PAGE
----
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Gathering allows community to socialize with police

Alicia Hommon wanted to honor both her father, a retired police chief, and two brothers who are firefighters by hosting “Coffee with a Cop” at her family business, The Laughing Place Bakery, 504 N.E. 70th St. in Gladstone.

As the event designed to strengthen ties between Gladstone Police officers and residents unfolded early last month, Hommon was caught off guard as the many officers, neighbors and business people rolled in.

“I just wanted to have it, but I didn’t know if anyone would come,” said Hommon, who waited on customers, refilled a coffee decanter and pastry trays and, with her husband, Tracy, kept an eye on Ezra, their outgoing 2-year-old. “But all these people came and I’m kind of verklempt.”

Among the guests were Colleen Lainhart and Meghaan Binkley-Hopper, who work next door at Northeast Missouri State University’s Innovation Campus center.

“We thought we should introduce ourselves so you’ll know who we are in case we call,” Lainhart said to Officer Beth Clark, who works in community policing and organizes the “Coffee with a Cop” get-togethers.

“Coffee with a Cop” is a national program started in Hawthorne, California in 2011. There are now events in all 50 states.

Although Gladstone’s program is only a year old, several previous coffees, as well as an ice cream social and “Pies with Police” night, have been held and brought results, Clark said.

Gladstone Police Department’s community-policing division is working with Antioch Middle School and a local merchant to arrange a get-together with eighth-graders.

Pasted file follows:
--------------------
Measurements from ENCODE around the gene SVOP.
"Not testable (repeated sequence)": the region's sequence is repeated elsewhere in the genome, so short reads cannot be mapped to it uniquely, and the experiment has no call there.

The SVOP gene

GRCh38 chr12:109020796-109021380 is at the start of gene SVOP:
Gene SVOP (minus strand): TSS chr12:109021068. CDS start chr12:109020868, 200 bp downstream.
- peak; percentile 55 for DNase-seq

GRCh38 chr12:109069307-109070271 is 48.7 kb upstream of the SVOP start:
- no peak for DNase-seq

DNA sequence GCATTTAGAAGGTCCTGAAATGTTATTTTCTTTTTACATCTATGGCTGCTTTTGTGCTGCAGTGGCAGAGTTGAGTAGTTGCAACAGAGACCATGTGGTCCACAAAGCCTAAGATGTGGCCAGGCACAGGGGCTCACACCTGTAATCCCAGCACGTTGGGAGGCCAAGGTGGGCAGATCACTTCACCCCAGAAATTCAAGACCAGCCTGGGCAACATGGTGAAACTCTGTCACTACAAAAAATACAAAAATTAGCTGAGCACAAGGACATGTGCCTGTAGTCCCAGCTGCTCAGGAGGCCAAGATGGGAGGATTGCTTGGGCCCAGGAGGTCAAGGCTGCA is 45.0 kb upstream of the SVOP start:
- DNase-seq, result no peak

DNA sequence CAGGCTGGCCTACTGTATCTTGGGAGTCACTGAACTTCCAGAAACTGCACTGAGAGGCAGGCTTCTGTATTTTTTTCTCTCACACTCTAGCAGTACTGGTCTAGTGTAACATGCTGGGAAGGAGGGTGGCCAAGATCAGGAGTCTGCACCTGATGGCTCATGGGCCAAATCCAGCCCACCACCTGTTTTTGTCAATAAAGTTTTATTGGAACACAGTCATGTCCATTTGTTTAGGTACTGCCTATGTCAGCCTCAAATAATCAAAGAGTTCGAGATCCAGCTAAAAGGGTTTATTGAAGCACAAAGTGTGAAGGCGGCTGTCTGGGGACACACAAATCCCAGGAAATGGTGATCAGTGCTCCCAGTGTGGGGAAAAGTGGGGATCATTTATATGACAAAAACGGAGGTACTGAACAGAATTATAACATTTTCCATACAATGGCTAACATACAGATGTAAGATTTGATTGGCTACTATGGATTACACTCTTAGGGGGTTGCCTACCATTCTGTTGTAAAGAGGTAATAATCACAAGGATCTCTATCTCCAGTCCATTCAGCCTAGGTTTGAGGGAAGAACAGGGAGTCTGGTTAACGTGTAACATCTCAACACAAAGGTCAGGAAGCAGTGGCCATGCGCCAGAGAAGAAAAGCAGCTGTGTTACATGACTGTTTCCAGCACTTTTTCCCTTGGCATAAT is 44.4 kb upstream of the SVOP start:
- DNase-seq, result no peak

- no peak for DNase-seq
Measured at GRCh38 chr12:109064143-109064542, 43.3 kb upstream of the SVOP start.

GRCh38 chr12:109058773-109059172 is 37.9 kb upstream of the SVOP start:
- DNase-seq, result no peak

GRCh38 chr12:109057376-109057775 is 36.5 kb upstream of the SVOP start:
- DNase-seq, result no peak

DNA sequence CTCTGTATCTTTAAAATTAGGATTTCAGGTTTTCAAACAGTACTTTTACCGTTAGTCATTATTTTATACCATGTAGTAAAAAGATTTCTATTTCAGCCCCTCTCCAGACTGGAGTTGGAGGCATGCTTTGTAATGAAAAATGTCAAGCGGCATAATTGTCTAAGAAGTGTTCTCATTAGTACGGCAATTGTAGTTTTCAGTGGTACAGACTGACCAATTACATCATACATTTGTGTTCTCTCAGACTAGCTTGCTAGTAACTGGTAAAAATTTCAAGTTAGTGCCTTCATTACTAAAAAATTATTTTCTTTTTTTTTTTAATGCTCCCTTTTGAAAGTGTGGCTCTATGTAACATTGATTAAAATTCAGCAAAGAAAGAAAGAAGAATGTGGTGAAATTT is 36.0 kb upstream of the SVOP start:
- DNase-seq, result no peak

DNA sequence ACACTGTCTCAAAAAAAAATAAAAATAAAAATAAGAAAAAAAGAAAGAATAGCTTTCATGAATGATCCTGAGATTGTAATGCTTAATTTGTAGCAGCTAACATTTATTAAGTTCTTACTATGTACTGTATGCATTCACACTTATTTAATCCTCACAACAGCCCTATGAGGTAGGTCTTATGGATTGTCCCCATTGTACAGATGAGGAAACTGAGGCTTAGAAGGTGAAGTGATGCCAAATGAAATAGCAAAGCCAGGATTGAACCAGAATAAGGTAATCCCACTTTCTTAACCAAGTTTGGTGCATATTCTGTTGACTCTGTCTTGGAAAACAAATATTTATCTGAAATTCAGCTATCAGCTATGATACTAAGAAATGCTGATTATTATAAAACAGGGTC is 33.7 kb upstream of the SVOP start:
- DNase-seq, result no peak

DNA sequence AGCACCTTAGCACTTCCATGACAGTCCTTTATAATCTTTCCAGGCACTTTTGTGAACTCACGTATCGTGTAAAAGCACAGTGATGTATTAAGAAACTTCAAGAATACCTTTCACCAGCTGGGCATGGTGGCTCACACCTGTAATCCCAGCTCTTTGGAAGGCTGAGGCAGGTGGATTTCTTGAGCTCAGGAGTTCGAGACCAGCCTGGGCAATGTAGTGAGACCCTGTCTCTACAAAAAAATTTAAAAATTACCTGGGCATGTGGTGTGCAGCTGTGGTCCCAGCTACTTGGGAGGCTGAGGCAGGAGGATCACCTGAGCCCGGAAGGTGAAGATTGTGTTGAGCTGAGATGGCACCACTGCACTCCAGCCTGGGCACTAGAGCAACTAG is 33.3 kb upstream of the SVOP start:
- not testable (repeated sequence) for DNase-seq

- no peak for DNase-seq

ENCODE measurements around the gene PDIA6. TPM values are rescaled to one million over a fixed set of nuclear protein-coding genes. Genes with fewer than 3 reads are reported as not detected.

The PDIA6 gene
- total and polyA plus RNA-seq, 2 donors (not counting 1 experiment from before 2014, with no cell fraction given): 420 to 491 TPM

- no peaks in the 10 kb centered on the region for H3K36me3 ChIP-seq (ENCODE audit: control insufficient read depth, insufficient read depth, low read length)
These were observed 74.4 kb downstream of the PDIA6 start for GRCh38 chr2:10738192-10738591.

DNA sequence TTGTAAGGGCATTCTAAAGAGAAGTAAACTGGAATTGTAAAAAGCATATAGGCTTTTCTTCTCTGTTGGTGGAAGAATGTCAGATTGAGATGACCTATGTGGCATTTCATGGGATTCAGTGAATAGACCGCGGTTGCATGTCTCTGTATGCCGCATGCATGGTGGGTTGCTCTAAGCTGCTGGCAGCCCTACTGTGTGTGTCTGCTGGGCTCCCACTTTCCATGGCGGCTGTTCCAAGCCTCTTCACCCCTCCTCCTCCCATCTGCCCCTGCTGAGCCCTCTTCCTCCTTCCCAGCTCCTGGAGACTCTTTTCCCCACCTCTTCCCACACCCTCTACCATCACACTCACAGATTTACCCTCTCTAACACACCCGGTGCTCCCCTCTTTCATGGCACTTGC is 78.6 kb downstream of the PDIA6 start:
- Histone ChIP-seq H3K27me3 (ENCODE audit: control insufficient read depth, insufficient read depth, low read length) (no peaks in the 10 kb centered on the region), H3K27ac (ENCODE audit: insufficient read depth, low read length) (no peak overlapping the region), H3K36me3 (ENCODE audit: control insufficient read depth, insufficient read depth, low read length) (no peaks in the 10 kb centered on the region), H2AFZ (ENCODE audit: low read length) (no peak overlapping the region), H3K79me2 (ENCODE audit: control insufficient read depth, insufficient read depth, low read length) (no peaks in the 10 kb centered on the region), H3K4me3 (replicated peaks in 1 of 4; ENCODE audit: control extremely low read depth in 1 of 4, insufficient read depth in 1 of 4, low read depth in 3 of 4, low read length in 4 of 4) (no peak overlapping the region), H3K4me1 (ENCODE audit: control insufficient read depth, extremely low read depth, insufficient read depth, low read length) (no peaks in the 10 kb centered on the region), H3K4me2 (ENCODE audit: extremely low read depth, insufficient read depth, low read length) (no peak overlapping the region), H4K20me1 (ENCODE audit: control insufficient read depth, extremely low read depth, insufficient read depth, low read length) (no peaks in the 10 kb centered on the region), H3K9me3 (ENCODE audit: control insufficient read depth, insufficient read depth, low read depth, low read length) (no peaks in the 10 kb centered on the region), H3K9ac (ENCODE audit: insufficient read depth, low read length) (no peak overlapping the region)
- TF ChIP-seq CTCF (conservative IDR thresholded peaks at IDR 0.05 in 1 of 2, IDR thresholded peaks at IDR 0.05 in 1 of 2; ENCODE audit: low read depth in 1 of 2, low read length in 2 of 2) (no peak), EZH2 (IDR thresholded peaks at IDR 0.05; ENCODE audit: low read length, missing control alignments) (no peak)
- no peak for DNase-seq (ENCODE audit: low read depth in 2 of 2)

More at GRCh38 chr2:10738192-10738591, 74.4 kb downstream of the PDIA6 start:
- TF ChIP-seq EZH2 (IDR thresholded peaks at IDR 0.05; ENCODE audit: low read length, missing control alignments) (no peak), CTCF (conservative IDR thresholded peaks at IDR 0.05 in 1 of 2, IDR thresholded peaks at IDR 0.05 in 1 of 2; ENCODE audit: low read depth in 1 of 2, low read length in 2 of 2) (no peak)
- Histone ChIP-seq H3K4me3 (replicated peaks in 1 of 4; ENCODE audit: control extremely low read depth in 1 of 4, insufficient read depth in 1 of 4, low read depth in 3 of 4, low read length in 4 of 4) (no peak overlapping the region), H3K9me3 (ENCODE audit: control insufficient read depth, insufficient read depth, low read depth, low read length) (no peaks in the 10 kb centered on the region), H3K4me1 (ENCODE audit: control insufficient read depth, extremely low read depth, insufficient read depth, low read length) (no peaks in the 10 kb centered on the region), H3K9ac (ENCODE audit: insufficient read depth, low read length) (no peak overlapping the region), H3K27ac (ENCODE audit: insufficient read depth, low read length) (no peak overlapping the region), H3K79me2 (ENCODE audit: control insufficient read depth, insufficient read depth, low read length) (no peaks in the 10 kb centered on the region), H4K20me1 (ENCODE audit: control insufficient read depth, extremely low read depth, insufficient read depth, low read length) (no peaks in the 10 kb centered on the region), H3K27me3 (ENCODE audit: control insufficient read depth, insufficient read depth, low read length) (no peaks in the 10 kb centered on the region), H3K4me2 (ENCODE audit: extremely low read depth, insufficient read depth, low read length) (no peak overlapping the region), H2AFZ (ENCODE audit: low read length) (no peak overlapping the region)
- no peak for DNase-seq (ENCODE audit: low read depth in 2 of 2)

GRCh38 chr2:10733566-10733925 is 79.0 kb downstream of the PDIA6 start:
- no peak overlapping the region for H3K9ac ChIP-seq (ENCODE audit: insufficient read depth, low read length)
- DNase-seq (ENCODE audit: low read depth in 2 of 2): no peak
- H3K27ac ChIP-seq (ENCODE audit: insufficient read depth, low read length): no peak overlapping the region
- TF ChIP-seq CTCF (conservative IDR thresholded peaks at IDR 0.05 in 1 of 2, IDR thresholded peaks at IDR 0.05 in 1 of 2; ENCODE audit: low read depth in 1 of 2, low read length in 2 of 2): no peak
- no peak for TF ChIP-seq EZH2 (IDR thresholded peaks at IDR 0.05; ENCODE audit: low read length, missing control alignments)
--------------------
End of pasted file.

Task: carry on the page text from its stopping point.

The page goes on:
Clark said the idea is to meet with eighth-grade students in May before they break for the summer and face the risks of time away from school.

Clark said that “Chill with a Cop” is a variation of the department’s community coffees, which are designed to allow officers and students to get to know each other informally, rather than in a typical enforcement situation.

“The one (Coffee with a Cop) we had at Headrush (Gladstone coffee house Headrush Roasters) was right after the Dallas (police) shootings and there was a lot of support for us as police,” said Clark. But there have also been concrete requests – and action.

“One woman requested that we put our crime stats on our website and Sgt. (Bill) Briery worked with our crime analyst to get them online,” she said. Briery is Clark’s supervisor.

Getting to know residents in a casual atmosphere is a refreshing change from officers’ daily enforcement work, said Clark.

“A lot of time officers get to see the criminal side of things and don’t get to know the people they serve,” Clark said.

As part of its community policing, Gladstone Police assigns patrol officers to focus solely on one of the city’s four districts. That allows the different areas to get to know their officers and encourages officers to become more familiar with the residents and their concerns, said Clark.

“The officer on patrol gets some ownership of the district they work in and get to know some people,” she said.

People learn about the quarterly “Coffee with a Cop” gatherings through the city’s website, Facebook page and Twitter account, and through chamber of commerce announcements and media reports.

Judging from the Feb. 1 turnout, word has gotten out. The community has responded enthusiastically, Clark said, and people attend for many different reasons.

“We actually have businesses that are asking us if they can host our next “Coffee with a Cop,” she said. “One woman came in from Liberty and said we saw it on the news and wanted to try the new bakery.”

Coffee with a Liberty Cop

Liberty police officers welcome interested community members to come out for Coffee with Cop Thursday.

The event will be held 9 a.m. to 10:30 a.m. at Caribou Coffee, 200 N. Missouri 291.

“It’s all about maintaining a conversation with the people,” said Cpt. Andy Hedrick with the Liberty Police Department.

“The purpose behind these is to get our patrol officers in contact with the people we serve. These are the officers that respond on calls on a daily basis and serve the public every day. It’s really an opportunity for the public to meet with them.”

Regular coffee will be free.

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